In all the epic journeys of literature, there is a sidekick or two. But, sometimes, the sidekick is more often than not the actual hero of the story. Even when they don’t reach such heights, you can clearly pinpoint parts of the journey that would have failed had the sidekick not been there.
- Frodo would never have reached Mordor or destroyed the ring if it wasn’t for Sam.
- Harry would have died or never solved the mysteries of his numerous journeys without Ron and Hermione.
- Luke would never have succeeded without Leia or Han.
- The dwarves of The Hobbit would never have made it without Bilbo.
- The Pevencies wouldn’t have returned home without Aslan or Tumnus.
- Dorothy would never have reached the Wizard without the Tin Man, the Cowardly Lion or the Scarecrow.
Even in Disney: Belle would never have saved the Beast without Chip. Cinderella would never have made it to the ball without Jack and Gus, or her fairy godmother. Sleeping Beauty would never have survived Maleficent’s curse without the three good fairies. Tiana would never have become human again without Ray and Mama Odie.
You’ll find sidekicks in most books and movies that involve adventure. And when you do, you’ll find that they offer some critical insight at one point of the journey, or more.
So, how do you write your own sidekick? It depends on your story. For this example, our adventure is one of life or death. There’s an evil force out to destroy everything, but only one (or a band of a few) individual can save the world.
Your sidekick will need to provide a little levity, so they need to be funny, good with one liners, and generally good natured and not easily frightened (unless this can be used to comedic value). Never let your sidekick become so hilarious that it becomes incredulous or uncomfortable. Think Ron Weasley, Merry and Pippin, Han Solo. All were funny without effect and without becoming inappropriate.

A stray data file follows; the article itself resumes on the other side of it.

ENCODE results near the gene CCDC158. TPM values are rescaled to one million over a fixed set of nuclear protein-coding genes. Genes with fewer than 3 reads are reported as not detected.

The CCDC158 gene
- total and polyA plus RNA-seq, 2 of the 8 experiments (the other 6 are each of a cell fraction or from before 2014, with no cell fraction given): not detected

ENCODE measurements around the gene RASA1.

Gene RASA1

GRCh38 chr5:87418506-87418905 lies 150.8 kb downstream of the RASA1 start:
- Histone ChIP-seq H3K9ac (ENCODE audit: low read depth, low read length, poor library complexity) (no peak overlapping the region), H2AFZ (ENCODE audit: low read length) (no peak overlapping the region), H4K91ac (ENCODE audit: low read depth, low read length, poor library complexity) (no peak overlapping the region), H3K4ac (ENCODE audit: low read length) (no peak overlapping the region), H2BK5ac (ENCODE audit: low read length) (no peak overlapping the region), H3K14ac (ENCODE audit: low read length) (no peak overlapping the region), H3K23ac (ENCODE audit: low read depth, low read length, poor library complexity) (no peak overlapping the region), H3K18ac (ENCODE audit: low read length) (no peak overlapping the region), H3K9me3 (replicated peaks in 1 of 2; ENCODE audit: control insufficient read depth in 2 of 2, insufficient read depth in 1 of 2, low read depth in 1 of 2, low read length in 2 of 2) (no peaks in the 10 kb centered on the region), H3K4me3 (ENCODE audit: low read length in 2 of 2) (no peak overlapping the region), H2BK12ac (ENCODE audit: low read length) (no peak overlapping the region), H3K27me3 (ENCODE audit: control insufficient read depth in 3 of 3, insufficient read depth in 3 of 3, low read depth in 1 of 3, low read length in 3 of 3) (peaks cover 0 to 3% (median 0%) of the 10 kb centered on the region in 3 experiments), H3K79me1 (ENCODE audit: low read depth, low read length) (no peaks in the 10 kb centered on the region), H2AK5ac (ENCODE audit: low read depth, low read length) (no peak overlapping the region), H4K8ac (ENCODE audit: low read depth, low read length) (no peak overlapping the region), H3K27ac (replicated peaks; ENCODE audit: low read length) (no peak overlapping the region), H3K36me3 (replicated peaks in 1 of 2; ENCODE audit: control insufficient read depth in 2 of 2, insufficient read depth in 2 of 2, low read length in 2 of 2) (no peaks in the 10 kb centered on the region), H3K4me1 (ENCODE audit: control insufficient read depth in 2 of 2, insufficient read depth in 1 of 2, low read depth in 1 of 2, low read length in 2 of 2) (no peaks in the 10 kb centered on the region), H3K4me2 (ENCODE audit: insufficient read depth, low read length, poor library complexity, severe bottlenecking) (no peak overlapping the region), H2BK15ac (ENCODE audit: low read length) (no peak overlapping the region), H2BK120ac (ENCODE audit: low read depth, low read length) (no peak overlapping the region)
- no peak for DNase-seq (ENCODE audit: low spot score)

Your sidekick also has to be helpful, intelligent and it helps if they can see the world in a completely different way to your hero. Examples: Hermione, Samwise, C3PO and Ray (Princess and the Frog). These characters provide clues, positivity in light of dark times and have a broader view of the world than some of the other characters. They use these traits to lead the way, spot clues or generally keep up morale, as the fight for Good against Evil reigns.
It’s also important for your sidekick to never overshadow or take the limelight from your hero. Your hero is the hero for a reason and it needs to stay that way. So give your sidekick some insecurities: aversion to blood, a physical or mental weakness, phobias, lack of a sense of direction or an uncanny knack for being clumsy or getting in trouble. That will stop them from becoming the ‘too-good-to-be-true’ hero. Again, think about Ron Weasley (fear of spiders and insecurity about being poor), Samwise (not adventurous in the least, too curious, can’t swim), C3PO (natural coward), Scarecrow (made of straw) and the Tin Man (rusts!)
There are so many ways that you can create a believable sidekick without making them weak-willed or pathetic. If you want some inspiration, check out the great movie ‘Sky High’ which is about a school for superhero’s, where a bunch of ‘sidekicks’ or ‘Hero Support’ end up being the only ones capable of saving the day, thus becoming the real superhero’s. It might give you a glimpse of how to balance the characteristics of a sidekick with a hero and how any small talent can win the war.